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Alumnus Returns to BC After 132 Years

The audience was mesmerized as A.A. (Angus Augustus) Burleigh spoke of war, racism, his life at Camp Nelson and of a kind-faced man named John Fee who invited him to take part in a "grand experiment". Burleigh, who was the first adult black student at Berea College in 1866, was portrayed in a powerful one-man performance by Berea graduate Hasan Davis.

Hasan Davis as A.A. Burleigh.

Davis's strong voice boomed across Gray Auditorium as he used the character of Burleigh to give a first-hand account of Union-enlisted blacks living at Camp Nelson during the Civil War. Sometimes, when describing the mistreatment of blacks at the hands of fellow soldiers, Davis would trail off in a slightly choked tone; the silence adding a more profound punctuation to his descriptions than his angered voice. Davis then shifted time to ten years later, showing Burleigh happy and well, on the verge of graduating Berea College and getting married. Davis also described Berea's founder John G. Fee and the college's early days through Burleigh's eyes.

Davis researched Burleigh for his performance, "A.A. Burleigh: The Long Climb to Freedom", through the Berea College archives, basing his performance on military records and on numerous letters that Burleigh wrote to Fee and other individuals at the college after graduation. Burleigh was invited to attend Berea by Fee himself, who was undertaking the college as an "experiment" in blacks and whites living together side by side. The two grew close: "I call him Father Fee," said "Burleigh", "because he has shared with me the same love, honor and respect as he shows his own family."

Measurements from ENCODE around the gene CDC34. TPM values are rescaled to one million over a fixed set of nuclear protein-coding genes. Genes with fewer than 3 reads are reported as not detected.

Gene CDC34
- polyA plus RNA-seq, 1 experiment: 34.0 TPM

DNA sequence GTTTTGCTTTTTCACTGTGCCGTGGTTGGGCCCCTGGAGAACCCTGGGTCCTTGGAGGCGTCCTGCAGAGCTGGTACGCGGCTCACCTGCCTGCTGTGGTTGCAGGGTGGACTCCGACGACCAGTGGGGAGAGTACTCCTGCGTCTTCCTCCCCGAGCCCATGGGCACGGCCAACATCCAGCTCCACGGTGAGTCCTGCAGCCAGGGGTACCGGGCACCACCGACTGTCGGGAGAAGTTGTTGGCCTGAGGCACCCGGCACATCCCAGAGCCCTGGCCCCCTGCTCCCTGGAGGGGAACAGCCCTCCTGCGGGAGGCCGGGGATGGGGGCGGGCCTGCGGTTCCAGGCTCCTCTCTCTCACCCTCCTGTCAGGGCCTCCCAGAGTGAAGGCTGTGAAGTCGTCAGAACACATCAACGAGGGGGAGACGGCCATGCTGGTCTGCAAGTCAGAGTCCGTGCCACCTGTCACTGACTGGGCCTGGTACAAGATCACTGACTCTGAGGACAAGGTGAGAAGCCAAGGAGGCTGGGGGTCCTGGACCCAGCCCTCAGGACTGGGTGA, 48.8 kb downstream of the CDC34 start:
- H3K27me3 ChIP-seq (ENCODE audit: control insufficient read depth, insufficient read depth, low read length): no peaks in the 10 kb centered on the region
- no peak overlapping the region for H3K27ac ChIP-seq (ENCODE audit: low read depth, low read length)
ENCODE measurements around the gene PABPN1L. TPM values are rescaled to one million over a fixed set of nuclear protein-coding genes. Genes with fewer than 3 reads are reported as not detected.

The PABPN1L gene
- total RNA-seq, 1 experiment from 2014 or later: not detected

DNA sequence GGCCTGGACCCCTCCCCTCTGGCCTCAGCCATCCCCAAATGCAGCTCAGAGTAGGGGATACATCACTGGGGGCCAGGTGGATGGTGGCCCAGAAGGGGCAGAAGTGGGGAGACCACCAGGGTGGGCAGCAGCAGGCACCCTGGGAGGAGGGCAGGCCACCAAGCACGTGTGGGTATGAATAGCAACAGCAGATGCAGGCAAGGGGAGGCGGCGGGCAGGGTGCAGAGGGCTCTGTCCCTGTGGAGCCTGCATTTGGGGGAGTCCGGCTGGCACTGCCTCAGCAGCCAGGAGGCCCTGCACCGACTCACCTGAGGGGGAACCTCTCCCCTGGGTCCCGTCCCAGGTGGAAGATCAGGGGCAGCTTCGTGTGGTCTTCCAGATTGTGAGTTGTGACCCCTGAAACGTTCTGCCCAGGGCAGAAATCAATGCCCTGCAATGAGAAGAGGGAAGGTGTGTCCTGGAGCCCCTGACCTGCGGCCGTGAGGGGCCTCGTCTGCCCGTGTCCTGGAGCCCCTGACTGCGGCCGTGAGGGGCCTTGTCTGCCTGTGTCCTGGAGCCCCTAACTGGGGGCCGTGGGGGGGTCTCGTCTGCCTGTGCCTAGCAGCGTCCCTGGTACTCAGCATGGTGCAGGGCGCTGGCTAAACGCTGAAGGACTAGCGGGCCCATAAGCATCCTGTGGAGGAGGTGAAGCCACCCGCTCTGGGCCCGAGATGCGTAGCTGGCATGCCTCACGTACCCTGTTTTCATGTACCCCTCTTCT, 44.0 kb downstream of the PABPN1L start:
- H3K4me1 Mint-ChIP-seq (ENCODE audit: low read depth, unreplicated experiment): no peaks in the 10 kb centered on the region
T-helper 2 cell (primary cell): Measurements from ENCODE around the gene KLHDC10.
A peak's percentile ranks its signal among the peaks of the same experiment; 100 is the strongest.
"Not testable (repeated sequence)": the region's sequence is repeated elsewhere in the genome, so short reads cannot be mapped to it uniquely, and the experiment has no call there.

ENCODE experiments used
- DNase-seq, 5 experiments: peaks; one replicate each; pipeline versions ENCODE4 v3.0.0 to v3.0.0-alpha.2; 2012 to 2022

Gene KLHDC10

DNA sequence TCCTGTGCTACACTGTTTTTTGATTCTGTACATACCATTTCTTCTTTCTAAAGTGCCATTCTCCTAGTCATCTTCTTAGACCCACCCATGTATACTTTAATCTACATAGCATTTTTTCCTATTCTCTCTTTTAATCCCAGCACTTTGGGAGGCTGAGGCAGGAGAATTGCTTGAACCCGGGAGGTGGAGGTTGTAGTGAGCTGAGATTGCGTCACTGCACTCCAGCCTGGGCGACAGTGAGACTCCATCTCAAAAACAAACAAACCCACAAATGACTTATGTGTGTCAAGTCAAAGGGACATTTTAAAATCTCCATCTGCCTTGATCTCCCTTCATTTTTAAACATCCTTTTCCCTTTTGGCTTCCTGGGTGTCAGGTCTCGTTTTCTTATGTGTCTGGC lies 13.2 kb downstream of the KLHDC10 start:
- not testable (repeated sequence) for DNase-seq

Hasan Davis graduated from Berea College in '92 after years of struggle. Originally from Georgia, Davis was a troubled student who suffered from learning disabilities. He was involved in gangs and dropped out of high school before finally earning his GED and coming to Berea. But even here he managed to get into trouble, and he was expelled from Berea twice before finally graduating with a degree in Oral Communications.

"I came here with a lot of issues, because I didn't believe that this was my place," said Davis. Learning about Berea and A.A. Burleigh helped him reconcile his own history with the primarily white history in textbooks. "If I had known this story twenty years ago when I showed up, I might not have been expelled twice!" he said, provoking a laugh from the audience.

After graduating Berea, Davis went on to get a degree in law from the University of Kentucky. Today he is a lawyer, a community activist, a motivational speaker, a poet, an actor, and has started his own business, "Empowerment Solutions", through which he hopes to help youth facing some of the same problems he faced.

Davis performed the character of Burleigh as part of Kentucky Chautauqua, a program by the Kentucky Humanities Council which funds historically accurate impersonations of important but little-known figures from Kentucky's past. Anyone who missed this performance has another chance to see it next semester. Davis will be reprising his role for the convocation on February 2. More information on Davis's projects are available at the links below.

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